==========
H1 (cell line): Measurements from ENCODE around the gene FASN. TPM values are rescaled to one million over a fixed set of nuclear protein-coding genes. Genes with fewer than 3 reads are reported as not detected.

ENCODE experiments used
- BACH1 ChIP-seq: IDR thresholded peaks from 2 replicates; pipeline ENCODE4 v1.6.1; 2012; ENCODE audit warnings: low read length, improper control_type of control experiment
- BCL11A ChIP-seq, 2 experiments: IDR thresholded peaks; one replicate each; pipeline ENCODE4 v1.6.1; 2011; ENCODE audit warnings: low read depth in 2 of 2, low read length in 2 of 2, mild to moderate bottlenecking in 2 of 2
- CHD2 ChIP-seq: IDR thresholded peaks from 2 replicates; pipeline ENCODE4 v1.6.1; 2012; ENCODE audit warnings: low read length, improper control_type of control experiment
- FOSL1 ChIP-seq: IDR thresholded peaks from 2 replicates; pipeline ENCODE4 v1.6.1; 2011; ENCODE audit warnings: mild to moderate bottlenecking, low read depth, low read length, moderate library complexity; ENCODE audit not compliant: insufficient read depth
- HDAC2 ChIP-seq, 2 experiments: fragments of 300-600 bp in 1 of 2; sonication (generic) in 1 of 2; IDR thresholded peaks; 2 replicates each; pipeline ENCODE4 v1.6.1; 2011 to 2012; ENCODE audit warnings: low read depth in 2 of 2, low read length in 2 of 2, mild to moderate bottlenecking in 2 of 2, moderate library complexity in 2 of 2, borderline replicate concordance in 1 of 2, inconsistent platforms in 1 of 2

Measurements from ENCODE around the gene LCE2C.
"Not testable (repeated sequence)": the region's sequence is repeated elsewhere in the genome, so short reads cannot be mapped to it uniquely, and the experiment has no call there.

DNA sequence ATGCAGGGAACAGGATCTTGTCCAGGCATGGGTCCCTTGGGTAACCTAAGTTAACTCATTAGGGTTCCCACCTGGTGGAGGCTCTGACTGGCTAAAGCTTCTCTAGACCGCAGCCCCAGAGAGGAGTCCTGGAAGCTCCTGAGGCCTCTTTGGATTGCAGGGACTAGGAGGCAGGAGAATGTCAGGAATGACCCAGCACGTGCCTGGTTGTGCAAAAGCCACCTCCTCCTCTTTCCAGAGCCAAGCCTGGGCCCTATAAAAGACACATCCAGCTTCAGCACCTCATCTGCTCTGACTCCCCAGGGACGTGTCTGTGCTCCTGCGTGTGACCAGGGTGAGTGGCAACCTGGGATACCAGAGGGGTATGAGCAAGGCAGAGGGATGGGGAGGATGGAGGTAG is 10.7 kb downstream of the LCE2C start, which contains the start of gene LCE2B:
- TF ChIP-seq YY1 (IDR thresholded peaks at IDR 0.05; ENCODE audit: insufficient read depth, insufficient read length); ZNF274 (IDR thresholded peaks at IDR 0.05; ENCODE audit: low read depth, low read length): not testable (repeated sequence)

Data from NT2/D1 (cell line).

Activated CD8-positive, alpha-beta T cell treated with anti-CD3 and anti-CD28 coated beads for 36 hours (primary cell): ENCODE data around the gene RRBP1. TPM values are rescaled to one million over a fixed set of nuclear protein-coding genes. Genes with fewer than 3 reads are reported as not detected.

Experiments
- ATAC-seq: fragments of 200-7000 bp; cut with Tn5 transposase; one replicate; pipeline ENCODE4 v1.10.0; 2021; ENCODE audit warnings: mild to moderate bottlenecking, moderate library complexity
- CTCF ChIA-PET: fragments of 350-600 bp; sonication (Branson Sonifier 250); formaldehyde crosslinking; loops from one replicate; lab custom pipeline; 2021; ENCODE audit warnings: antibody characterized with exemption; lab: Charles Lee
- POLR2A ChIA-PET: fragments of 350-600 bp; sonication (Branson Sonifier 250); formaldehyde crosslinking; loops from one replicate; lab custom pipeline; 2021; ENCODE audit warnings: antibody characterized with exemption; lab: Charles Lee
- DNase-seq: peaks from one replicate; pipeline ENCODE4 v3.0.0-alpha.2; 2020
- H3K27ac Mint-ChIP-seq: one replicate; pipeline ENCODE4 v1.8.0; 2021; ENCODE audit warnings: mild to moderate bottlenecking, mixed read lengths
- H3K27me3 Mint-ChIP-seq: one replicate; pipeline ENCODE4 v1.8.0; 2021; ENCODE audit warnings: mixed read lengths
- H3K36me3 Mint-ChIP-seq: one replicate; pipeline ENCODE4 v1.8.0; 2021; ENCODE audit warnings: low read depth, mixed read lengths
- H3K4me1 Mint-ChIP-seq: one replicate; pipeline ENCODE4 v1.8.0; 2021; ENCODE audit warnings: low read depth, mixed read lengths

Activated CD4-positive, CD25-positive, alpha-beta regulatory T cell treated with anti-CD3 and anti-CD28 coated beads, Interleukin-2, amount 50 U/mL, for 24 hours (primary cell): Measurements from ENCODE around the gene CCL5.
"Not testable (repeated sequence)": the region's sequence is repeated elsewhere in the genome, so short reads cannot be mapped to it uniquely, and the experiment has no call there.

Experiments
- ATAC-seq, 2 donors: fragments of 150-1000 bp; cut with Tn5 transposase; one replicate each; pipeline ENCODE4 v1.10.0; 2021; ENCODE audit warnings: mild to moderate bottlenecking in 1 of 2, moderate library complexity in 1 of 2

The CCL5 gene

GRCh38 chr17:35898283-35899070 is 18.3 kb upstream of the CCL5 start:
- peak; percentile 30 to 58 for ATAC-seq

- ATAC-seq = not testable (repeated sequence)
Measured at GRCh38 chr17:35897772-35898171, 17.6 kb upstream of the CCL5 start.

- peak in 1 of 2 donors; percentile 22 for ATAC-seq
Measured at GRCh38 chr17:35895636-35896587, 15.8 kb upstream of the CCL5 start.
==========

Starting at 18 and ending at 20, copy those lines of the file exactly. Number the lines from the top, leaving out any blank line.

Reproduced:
- DNase-seq: peaks from one replicate; pipeline ENCODE4 v3.0.0-alpha.2; 2020
- H3K27ac Mint-ChIP-seq: one replicate; pipeline ENCODE4 v1.8.0; 2021; ENCODE audit warnings: mild to moderate bottlenecking, mixed read lengths
- H3K27me3 Mint-ChIP-seq: one replicate; pipeline ENCODE4 v1.8.0; 2021; ENCODE audit warnings: mixed read lengths